The full moon was shining brightly over the ocean as I dipped my toe into the cool water.
No doubt about it, this is paradise, I thought.
Sadly, my work trip to Lizard Island on the Great Barrier Reef was coming to an end.
I was up here helping with the refurbishment of a resort.
My team and I had been on the remote island for over a month and had just been told we could go home soon.
But by a stroke of luck, three nights earlier the full moon had triggered a rare event off the coast called coral spawning.
Once a year the coral on the reef all release eggs and spawn into the water simultaneously, hoping they'll join up and create baby colonies of coral.
My workmates and I all agreed it could be magical to see up close, so we decided to venture out together.
I got a bit side-tracked and it was early evening by the time I got to the beach. My mates were already out on the reef.
Normally I wouldn't go into the water so late, but it was a special night and locals had reassured me we'd be okay.
I'd thrown on my swimming shorts and a rashie to protect myself from any marine stingers.
I put my gear down on the sand and prepared to wade into the water.
I'm about to dive in, talk to you later, I texted to my wife of 43 years Anita, 58.
I love you, stay safe! she messaged back.
With that, I dropped my phone in with my pile of possessions and headed in.
"Hey, wait up!" I shouted to my co-workers as I wriggled my flippers onto my feet.
The coral reef was about 15 metres off the beach so I would have to swim a little way before I reached it.
I put my head down and took my first breath through the snorkel.
It was dark below me but I had a torch and the light from the moon to guide me.
All of a sudden, I felt a jolt go through my body as something slammed into my left arm.
"Argh!" I screamed out in pain.
I thought I'd been hit by a boat or something.
I whizzed around to see what had done it.
As I turned behind me and shone my torch, I saw the yellow underbelly of a 2.5m saltwater crocodile and its menacing teeth that had latched onto my elbow.
I'd shone my torch right into the enormous beast's beady eyes.
Crikey, I thought, I'd better get out of here. If I didn't, I'd be a dead man.
With adrenaline pumping through my veins, I surged back to the shore faster than I'd ever swum before. I was trying to stay calm as well as keep an eye on what was behind me.
But it didn't seem that I was being followed.
Still, I was too scared to take my eyes off the water so once I hit the sand, I went backwards up the shore.
Once I kicked my flippers off, I picked up my gear and sprinted back up to the resort's bar 50 metres up the beach.
"You haven't been out long," a barman said to me.
"I've just been bitten by a croc," I panted as I caught my breath.
They laughed. "Bulls**t," replied one worker.
"I'm bloody serious," I insisted. I didn't feel much pain but the blood stains down the left side of me was sign enough that it wasn't good.
Pulling up the sleeve of my rashie, I showed the punters the gory wound.
I had four puncture wounds up my arm.
One had pierced through my bicep and three more were on my forearm.
One of the girls behind the bar rushed over and sat me down, cleaning and bandaging my injuries.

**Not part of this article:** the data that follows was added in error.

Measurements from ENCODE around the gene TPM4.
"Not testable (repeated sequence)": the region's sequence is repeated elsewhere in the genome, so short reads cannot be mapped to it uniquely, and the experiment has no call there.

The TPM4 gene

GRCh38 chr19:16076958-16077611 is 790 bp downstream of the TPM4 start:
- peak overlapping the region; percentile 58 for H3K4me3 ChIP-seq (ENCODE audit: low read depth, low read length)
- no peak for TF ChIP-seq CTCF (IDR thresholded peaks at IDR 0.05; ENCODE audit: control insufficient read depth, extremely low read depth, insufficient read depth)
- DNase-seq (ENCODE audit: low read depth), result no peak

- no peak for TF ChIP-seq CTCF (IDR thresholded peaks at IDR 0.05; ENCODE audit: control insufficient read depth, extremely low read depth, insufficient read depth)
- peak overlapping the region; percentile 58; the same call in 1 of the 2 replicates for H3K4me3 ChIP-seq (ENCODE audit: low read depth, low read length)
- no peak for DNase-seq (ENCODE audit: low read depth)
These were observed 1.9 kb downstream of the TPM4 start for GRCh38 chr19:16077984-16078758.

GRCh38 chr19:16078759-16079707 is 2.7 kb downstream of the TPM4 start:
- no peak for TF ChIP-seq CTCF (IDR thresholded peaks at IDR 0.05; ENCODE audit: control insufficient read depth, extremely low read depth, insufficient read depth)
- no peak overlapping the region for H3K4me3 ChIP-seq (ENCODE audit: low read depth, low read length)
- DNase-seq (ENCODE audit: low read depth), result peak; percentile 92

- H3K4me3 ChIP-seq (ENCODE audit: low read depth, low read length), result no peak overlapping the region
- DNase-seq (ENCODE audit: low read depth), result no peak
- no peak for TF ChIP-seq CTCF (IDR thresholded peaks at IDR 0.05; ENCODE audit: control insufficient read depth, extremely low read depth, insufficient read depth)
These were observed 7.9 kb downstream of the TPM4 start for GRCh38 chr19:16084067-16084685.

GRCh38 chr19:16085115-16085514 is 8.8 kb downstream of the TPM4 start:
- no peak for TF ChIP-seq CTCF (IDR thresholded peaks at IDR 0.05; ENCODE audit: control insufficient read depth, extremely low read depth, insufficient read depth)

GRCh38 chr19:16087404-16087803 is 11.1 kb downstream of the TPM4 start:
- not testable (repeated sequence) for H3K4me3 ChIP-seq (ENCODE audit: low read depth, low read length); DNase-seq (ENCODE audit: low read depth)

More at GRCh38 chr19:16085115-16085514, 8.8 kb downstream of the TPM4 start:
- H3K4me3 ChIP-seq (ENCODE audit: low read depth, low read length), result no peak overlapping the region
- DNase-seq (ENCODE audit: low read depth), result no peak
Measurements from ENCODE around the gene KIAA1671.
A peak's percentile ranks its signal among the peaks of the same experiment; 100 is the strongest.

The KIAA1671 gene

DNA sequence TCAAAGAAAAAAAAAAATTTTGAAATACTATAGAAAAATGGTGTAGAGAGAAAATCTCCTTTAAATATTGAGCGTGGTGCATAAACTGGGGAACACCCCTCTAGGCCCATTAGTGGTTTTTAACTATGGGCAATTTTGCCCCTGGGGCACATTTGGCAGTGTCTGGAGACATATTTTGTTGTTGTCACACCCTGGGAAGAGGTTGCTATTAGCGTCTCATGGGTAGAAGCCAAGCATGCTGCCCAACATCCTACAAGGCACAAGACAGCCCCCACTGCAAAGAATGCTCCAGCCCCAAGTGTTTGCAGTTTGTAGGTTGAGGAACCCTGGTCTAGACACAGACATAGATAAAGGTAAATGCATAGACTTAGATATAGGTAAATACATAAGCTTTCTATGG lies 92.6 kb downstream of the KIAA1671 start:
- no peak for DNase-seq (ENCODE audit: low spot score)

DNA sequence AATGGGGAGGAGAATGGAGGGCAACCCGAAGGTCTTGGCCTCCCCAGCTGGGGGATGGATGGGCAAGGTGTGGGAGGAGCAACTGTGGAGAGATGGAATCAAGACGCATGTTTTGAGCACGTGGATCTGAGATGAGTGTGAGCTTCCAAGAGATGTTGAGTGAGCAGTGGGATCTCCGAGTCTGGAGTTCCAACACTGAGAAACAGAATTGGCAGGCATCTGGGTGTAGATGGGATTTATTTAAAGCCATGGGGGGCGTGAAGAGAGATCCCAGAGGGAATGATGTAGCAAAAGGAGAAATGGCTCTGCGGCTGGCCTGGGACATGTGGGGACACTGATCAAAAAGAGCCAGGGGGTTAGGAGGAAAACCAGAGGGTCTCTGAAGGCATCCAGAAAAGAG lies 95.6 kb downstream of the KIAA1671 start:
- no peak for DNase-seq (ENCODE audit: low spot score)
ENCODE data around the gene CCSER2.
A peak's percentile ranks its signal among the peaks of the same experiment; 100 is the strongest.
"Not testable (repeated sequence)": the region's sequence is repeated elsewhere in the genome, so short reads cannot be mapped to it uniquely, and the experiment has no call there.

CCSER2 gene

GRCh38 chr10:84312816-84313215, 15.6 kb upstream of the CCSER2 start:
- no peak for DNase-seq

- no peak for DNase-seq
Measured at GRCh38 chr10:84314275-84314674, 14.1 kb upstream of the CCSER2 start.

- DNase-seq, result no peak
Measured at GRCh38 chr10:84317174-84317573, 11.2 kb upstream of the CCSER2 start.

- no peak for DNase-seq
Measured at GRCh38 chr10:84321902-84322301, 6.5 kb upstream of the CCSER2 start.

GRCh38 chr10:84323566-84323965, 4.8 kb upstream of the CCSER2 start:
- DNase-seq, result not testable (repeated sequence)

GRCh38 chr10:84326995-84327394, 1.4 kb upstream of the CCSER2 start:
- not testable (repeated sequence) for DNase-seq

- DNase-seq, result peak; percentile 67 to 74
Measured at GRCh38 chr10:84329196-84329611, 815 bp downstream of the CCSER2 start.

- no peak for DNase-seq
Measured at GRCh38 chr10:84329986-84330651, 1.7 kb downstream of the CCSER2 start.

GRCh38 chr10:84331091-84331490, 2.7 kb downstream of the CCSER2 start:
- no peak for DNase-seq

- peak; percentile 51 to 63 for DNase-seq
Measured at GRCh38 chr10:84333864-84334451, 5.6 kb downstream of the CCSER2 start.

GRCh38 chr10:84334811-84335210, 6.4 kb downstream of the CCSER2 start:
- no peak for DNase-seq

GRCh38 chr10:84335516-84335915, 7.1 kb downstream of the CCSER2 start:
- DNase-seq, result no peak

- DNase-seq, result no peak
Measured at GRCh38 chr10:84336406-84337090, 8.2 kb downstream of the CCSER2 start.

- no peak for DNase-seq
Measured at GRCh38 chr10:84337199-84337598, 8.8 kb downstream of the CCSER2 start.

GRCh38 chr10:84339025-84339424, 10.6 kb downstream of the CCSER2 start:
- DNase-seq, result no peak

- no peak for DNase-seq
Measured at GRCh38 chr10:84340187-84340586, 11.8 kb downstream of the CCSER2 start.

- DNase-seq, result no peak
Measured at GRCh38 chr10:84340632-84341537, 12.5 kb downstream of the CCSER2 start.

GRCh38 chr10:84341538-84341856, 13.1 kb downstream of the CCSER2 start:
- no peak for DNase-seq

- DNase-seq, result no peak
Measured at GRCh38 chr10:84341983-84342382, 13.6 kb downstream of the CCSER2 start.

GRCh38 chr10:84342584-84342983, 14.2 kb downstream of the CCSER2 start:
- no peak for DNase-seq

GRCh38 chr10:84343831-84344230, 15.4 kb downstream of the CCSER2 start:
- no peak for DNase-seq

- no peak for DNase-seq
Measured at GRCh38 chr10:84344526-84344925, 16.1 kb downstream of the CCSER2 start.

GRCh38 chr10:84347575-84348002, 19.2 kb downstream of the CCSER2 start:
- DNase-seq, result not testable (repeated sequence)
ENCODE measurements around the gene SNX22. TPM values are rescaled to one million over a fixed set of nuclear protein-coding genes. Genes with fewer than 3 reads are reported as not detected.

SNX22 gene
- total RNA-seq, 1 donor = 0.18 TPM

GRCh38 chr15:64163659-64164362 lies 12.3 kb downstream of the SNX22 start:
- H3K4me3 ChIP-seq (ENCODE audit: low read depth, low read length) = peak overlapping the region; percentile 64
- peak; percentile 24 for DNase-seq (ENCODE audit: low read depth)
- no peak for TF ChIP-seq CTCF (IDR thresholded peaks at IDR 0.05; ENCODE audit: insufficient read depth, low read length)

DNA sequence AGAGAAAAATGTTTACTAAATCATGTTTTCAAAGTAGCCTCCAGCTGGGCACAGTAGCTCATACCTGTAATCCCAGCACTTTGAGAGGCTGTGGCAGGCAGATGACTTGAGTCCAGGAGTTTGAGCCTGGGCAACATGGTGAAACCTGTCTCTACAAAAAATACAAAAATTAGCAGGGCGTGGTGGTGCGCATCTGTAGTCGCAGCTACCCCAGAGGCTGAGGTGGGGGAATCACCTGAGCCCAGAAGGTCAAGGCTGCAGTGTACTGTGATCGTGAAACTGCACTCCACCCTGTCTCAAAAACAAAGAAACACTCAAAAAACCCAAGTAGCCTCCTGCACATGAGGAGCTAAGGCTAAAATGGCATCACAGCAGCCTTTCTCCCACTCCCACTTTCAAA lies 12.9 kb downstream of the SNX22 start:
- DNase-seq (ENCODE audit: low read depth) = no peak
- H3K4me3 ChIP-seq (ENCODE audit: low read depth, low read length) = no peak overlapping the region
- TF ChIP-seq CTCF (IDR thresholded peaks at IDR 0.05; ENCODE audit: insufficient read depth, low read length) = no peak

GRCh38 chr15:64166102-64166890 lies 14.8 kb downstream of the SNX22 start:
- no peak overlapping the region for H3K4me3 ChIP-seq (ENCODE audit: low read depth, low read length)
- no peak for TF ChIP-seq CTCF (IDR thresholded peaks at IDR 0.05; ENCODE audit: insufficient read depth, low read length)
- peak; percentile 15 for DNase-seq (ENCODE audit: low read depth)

They took me up to the nurse's station, and she patched me up some more, and made calls to get me urgent help.
But it was night time and we were on an island. I'd have to stay put until sunrise.
What had just happened was starting to sink in and I thought I'd better ring Anita.
Trying to keep in high spirits, I made a joke when she answered the phone.
"Who is the last person you think would be eaten by a crocodile?" I asked.
"What do you mean?" she pressed.
She was terrified when I recalled my nightmare ordeal and promised to fly straight up to see me.
That night, I had to sleep on one side as the other was bandaged and still bleeding.
Next morning, I was flown to a hospital in Cairns where Anita was waiting.
I needed surgery for the doctors to clean out the wound.
A crocodile's bite contains loads of bacteria and I could have got an infection, so they pumped me with antibiotics.
"You're lucky to be alive," the doctor told me. "Had the croc got his teeth into your bones, he would've performed a death roll and you might not be with us today."
I was stunned as I let that sink in. I truly felt like the luckiest bloke alive.
Four days later I was discharged and allowed to fly home.
Now when I tell the story, people say I was foolish to go out into the water at night.
But everyone on the island said the coral spawning was a must-see.
Plus, there'd only been two sightings of the croc in the past ten years.
Because I was the last person in the water and further away from the rest of the group, the croc decided to go for me.
I was the last wildebeest into the water, so to speak.
After the attack, the department of Environment and Heritage Protection caught the croc.
Ultimately he was deemed too much of a risk to humans and shot dead.
Steve Irwin was lying when he said that crocodiles are cute and cuddly.
When people ask me what my trick was to surviving, I tell them it was luck.
Every day I feel grateful to be alive after that incident and hope by sharing my story, others will be wiser when they enter the water in croc territory.